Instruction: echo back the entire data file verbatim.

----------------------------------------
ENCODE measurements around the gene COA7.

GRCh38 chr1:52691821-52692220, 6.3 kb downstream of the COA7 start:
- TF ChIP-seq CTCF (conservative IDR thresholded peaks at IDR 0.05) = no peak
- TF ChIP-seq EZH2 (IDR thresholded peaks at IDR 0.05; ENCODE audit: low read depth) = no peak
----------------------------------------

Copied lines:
ENCODE measurements around the gene COA7.

GRCh38 chr1:52691821-52692220, 6.3 kb downstream of the COA7 start:
- TF ChIP-seq CTCF (conservative IDR thresholded peaks at IDR 0.05) = no peak
- TF ChIP-seq EZH2 (IDR thresholded peaks at IDR 0.05; ENCODE audit: low read depth) = no peak